At this juncture, I feel that it is relevant to quote from one of the greatest woman Sufi saints of Islam, Hazrat Sayyidah Rabi’ah Basri Adawiyyah. She was reported to have prayed in this manner:

Oh Allah, my Beloved: if I adore You out of fear of Hell, then burn me in Hell!

If I adore you out of desire for Paradise, then lock me out of Paradise!

But if I adore you for Yourself alone, then do not deny me to partake of Your Eternal Beauty!” (See Zishan Jafar Ozbegh, “Sayyidatina Rabi’ah Basri Adawiyyah: The Second Aishah and the Second Fatimah of Islam”, p.49.).

It is interesting to note that at its purest, this profound insight that humans should love God only for Himself (i.e., for His own Being/His very own Person) and not so that they might gain happiness or heaven, or anything else for themselves, will make humans truly altruistic, instead of selfish. Loving God in pursuance of results, rewards and merits would be to reduce one’s love for others or even for God, ultimately to the vanity of “self-love” or “self-worship”—the worst form of utilitarianism, self-serving vanity, and self-idolatry called egotism or narcissism.

The Sufis teach that the object of the search and the struggle towards achieving an integrated self is to become more and more an “authentic self” (in Arabic; "Insan-al-Kamil", which means an “integrated and divinized person”) reflecting the divine attributes of the Beloved (i.e., God) within the person’s own being. The "Insan-al-Kamil" is one who loves all sentient beings and the whole ongoing universe only for the sake of God. (Muinuddin Sarwar Ahmed. “Therapies of the Heart: Love and Longing in Sufism”, p. 209-212.). To be an “authentic human” means to be in union with all, whose  character is becoming God-like by imbibing the unfathomable empathizing and unconditional love of God or becoming the Truth embodied by manifesting sincerity and authenticity in one’s being towards one and all. To become like God in one's character and behaviour means to be a responsible creature who manifests and acts-out his stewardship ("Khilafah") of God’s world according to God’s expressed will, only out of pure and unconditional love for God.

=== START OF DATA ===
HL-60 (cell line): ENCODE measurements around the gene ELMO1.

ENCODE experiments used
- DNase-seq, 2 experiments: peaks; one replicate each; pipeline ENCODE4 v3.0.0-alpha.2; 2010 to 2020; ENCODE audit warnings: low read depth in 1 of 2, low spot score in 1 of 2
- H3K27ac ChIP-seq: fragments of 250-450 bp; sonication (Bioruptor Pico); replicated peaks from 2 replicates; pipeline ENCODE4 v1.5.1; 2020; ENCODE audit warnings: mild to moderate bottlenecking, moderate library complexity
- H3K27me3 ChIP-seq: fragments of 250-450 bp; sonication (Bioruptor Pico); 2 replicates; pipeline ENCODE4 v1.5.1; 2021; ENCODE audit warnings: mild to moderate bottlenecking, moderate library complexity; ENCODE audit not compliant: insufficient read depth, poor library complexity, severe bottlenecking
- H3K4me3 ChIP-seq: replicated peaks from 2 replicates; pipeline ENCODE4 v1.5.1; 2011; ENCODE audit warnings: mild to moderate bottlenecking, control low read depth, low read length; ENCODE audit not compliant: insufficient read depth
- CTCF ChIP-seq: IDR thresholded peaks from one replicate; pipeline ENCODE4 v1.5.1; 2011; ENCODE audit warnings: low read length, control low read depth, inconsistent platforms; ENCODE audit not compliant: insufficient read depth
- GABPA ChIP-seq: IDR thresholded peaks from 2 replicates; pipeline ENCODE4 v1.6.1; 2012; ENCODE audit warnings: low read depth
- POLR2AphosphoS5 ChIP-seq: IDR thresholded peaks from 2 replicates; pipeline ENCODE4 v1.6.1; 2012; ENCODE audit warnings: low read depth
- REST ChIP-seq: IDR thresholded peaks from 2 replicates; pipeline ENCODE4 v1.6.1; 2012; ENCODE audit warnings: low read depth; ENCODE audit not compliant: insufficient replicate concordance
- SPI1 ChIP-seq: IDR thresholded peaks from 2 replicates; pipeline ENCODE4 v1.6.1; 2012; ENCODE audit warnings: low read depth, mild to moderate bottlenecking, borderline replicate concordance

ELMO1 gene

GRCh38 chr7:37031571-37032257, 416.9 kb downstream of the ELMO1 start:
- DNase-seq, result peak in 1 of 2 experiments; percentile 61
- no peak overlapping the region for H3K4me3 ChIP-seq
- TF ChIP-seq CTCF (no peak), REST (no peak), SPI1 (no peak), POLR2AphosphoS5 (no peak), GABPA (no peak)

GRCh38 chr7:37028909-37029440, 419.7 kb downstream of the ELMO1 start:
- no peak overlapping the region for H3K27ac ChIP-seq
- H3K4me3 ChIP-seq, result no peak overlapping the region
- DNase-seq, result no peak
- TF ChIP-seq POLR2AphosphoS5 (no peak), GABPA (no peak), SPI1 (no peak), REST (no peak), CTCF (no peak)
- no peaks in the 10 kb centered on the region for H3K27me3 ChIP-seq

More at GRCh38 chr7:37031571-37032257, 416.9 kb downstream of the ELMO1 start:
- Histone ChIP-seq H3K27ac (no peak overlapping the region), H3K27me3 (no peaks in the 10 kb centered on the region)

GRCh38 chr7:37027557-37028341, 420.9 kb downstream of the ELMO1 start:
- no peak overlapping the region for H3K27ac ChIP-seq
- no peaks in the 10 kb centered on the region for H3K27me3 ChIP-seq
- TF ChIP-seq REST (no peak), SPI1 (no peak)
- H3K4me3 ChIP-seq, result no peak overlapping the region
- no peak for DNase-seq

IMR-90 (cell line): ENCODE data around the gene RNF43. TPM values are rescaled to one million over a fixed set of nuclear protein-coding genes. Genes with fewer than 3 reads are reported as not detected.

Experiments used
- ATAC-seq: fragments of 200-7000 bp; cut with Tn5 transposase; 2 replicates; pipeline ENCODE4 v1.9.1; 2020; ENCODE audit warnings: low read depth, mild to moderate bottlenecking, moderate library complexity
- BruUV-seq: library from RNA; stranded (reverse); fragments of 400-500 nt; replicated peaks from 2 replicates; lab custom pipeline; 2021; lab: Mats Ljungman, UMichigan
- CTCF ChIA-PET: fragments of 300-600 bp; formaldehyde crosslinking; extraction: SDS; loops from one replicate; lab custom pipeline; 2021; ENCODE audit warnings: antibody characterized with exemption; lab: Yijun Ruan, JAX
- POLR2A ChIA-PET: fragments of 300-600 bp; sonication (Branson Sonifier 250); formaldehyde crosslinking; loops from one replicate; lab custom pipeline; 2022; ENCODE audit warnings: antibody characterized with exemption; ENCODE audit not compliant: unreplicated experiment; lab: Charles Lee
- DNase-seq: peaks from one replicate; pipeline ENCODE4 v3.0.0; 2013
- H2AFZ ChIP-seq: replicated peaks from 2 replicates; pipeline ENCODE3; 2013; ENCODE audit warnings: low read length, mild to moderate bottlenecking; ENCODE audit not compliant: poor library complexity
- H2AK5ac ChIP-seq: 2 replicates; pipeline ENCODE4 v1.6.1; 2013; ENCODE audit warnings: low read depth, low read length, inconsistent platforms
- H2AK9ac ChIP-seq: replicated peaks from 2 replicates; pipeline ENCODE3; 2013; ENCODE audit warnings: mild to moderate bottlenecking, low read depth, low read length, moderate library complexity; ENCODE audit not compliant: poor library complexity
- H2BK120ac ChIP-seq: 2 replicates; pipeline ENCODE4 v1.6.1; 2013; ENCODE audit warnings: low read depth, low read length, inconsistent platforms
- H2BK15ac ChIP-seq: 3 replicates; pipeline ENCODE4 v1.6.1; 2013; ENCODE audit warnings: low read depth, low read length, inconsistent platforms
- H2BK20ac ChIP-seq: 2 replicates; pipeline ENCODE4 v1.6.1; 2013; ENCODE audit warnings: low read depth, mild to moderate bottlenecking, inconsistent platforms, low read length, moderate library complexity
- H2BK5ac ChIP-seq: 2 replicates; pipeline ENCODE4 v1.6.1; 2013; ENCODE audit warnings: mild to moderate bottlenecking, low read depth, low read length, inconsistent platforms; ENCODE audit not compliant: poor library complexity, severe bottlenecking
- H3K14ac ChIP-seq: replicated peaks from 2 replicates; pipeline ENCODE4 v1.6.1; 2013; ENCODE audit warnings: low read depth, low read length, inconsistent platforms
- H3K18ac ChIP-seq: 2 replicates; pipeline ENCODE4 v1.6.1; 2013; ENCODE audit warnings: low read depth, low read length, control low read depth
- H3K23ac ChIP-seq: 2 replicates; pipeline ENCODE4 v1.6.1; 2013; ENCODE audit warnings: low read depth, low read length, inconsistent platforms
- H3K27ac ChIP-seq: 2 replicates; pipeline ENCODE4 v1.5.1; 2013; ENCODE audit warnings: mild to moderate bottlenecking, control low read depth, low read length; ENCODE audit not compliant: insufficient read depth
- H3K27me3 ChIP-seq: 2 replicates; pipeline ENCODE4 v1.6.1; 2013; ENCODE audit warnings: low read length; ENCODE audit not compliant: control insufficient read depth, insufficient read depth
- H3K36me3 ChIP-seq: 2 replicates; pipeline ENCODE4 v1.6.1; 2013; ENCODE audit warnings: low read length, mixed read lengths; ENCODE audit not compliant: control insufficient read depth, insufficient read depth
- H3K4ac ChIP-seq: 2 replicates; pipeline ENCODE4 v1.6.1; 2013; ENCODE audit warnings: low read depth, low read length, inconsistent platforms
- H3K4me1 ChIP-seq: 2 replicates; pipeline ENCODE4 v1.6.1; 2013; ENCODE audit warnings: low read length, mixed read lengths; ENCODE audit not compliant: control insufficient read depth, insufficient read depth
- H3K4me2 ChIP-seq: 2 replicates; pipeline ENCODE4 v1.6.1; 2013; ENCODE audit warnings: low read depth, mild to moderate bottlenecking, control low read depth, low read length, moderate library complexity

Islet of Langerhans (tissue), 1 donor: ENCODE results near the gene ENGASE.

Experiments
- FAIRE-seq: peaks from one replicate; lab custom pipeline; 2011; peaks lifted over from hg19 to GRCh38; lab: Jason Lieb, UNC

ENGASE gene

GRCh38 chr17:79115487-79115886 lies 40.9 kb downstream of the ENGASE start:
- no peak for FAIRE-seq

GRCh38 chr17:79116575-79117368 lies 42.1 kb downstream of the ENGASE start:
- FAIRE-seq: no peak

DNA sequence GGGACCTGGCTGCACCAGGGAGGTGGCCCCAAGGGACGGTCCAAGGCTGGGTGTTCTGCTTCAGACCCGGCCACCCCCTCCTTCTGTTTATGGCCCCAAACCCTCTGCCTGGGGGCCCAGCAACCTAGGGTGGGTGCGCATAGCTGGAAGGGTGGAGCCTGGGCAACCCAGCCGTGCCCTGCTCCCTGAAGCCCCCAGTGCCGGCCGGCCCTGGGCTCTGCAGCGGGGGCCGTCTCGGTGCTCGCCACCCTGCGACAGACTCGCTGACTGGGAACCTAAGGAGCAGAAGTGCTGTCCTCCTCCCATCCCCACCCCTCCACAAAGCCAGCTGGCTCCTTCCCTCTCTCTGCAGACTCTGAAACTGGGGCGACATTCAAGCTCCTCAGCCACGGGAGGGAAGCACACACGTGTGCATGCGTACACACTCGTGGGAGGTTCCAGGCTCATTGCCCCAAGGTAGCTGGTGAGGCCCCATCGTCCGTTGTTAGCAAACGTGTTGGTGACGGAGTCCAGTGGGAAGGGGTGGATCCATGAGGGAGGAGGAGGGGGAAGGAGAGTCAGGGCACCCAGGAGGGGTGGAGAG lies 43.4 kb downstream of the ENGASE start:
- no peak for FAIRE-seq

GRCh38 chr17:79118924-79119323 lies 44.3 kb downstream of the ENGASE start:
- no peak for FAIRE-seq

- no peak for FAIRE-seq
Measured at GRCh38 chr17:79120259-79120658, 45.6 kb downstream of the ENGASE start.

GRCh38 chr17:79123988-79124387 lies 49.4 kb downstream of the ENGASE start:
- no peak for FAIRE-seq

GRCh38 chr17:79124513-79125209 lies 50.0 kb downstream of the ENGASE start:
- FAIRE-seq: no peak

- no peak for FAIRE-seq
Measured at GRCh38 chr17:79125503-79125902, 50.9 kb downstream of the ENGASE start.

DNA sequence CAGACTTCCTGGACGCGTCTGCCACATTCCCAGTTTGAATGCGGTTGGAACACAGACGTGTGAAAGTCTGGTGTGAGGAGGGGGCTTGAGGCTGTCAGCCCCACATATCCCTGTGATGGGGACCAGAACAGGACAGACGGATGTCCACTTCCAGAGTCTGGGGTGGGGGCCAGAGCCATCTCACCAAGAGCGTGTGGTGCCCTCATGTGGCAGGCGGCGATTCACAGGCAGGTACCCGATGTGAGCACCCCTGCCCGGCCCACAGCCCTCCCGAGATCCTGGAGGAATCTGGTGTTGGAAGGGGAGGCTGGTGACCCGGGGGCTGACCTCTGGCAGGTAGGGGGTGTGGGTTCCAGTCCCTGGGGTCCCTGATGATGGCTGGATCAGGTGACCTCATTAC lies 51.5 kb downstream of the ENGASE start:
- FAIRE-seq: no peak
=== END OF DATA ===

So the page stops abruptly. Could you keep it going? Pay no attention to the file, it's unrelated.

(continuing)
More than submission to the demands of a legalistic God, the “authentic human” as “Insan al Kamil” loves God by becoming an embodiment of love himself/herself; and loving to save all sentient beings and not loving God to be simply saved. To be an “authentic human” entails an immeasurable loving kindness that enables one to realize the common bond of existence that ties together all real existents in this ongoing universe. It is this common bond of existence that allowed St. Francis of Assisi and Hazrat Rabi’ah Basri Adawiyyah to claim brotherhood with the sun, sisterhood with the moon, and kinship with every being that exists in the cosmos. Such bond is possible because St. Francis and Hazrat Rabi’ah (likewise, all saints of various faith-traditions) viewed every being within the context of a loving Father/Mother God who is the Divine Progenitor, Generator, Divine Source and Womb of everything that is. Therefore for Islamic Sufism, our human authenticity and our true humanity will only find its full expression and authentic manifestation in union with this Divine Oneness of Existence (Wahdat-Ul-Wujud)—through God, with God, in God and for God and God alone.

Prof. Henry Francis B. Espiritu is Associate Professor-VI of Philosophy and Asian Studies at the University of the Philippines (UP), Cebu City. He was former Academic Coordinator of the Political Science Program at UP Cebu from 2011-2014. He is the present Coordinator of Gender and Development (GAD) Office at UP Cebu. His research interests include Islamic Studies particularly Sunni jurisprudence, Islamic feminist discourses, Islam in interfaith dialogue initiatives, Islamic environmentalism, Classical Sunni Islamic pedagogy, the writings of Imam Al-Ghazali on pluralism and tolerance, Turkish Sufism, Muslim-Christian dialogue, Middle Eastern Affairs, Peace Studies, Ataturk Studies, Mughal Studies, and Public Theology.